This contribution to SpringerBriefs in Green Chemistry outlines and discusses the four major green chemistry metrics (atom economy, reaction mass efficiency, E factor and process mass intensity), at a level that is comprehensible by upper-level undergraduates. Such students have previously received fundamental training in organic chemistry basics, and are ideally positioned to learn about green chemistry principles, of which metrics is one foundational pillar. Following this, other green metrics in common use are discussed, along with applications that allow important calculations to be easily undertaken. Finally, an introduction to metrics in the context of life cycle analyses is presented. It should be noted that no other available publication teaches green chemistry metrics in detail with an emphasis on educating undergraduates, whilst simultaneously providing a contemporary industrial flavour to the material.
Author: National Research Council
Publisher: National Academies Press
Release Date: 2007-02-12
Going green is a hot topic in both chemistry and chemical engineering. Green chemistry is the design of chemical products and processes that reduce or eliminate the use and generation of hazardous substances. Green engineering is the development and commercialization of economically feasible industrial processes that reduce the risk to human health and the environment. This book summarizes a workshop convened by the National Research Council to explore the widespread implementation of green chemistry and chemical engineering concepts into undergraduate and graduate education and how to integrate these concepts into the established and developing curricula. Speakers highlighted the most effective educational practices to date and discussed the most promising educational materials and software tools in green chemistry and engineering. The goal of the workshop was to inform the Chemical Sciences Roundtable, which provides a science-oriented, apolitical forum for leaders in the chemical sciences to discuss chemically related issues affecting government, industry, and universities.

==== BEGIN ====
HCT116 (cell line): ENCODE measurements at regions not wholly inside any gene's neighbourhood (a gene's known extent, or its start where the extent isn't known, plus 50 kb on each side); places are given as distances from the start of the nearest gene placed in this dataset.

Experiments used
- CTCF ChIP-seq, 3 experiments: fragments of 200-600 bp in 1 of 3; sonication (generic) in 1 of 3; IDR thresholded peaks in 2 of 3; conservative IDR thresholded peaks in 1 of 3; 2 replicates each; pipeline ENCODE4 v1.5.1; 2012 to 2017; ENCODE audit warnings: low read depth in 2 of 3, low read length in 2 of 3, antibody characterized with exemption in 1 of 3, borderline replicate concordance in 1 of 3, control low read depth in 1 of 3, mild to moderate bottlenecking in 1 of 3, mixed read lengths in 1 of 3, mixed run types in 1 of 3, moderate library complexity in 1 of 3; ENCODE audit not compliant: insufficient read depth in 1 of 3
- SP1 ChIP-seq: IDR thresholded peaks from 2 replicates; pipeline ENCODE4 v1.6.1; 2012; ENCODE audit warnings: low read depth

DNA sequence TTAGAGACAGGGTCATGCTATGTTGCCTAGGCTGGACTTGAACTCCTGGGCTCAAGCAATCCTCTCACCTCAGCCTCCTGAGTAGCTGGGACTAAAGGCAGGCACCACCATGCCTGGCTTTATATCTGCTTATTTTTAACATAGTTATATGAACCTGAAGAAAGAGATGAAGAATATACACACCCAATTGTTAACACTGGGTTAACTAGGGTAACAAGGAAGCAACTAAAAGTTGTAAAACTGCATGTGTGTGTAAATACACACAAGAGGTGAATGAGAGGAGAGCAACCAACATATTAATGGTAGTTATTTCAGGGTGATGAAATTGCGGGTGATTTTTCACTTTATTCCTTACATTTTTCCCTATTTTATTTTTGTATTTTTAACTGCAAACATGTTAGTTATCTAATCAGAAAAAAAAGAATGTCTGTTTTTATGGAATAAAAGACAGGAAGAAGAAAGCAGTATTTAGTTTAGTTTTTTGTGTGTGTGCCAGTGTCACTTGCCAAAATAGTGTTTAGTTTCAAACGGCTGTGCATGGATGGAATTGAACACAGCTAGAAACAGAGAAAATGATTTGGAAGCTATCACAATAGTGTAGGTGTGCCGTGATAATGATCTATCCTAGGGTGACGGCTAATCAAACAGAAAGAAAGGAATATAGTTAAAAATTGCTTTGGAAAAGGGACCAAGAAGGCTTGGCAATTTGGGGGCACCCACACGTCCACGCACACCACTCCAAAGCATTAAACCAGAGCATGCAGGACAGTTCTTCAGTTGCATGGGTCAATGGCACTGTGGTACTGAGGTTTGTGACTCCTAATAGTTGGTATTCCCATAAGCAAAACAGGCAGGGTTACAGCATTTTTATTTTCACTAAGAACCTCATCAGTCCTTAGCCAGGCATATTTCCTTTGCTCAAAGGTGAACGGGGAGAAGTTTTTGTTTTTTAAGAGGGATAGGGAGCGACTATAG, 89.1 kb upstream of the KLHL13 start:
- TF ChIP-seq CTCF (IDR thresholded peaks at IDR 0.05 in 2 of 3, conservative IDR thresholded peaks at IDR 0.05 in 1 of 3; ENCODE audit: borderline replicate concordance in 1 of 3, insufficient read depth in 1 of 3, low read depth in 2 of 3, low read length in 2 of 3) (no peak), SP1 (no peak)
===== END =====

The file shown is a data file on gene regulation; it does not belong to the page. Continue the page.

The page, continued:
This book highlights the potential and scope of green chemistry for clean and sustainable development. Covering the basics, the book introduces readers to the need and the many applications and benefits and advantages of environmentally friendly chemical practice and application in industry. The book addresses such topics as ecologically safe products, catalysts and solvents, conditions needed to produce such products, types of chemical processes that are conducive to green chemistry, and much more.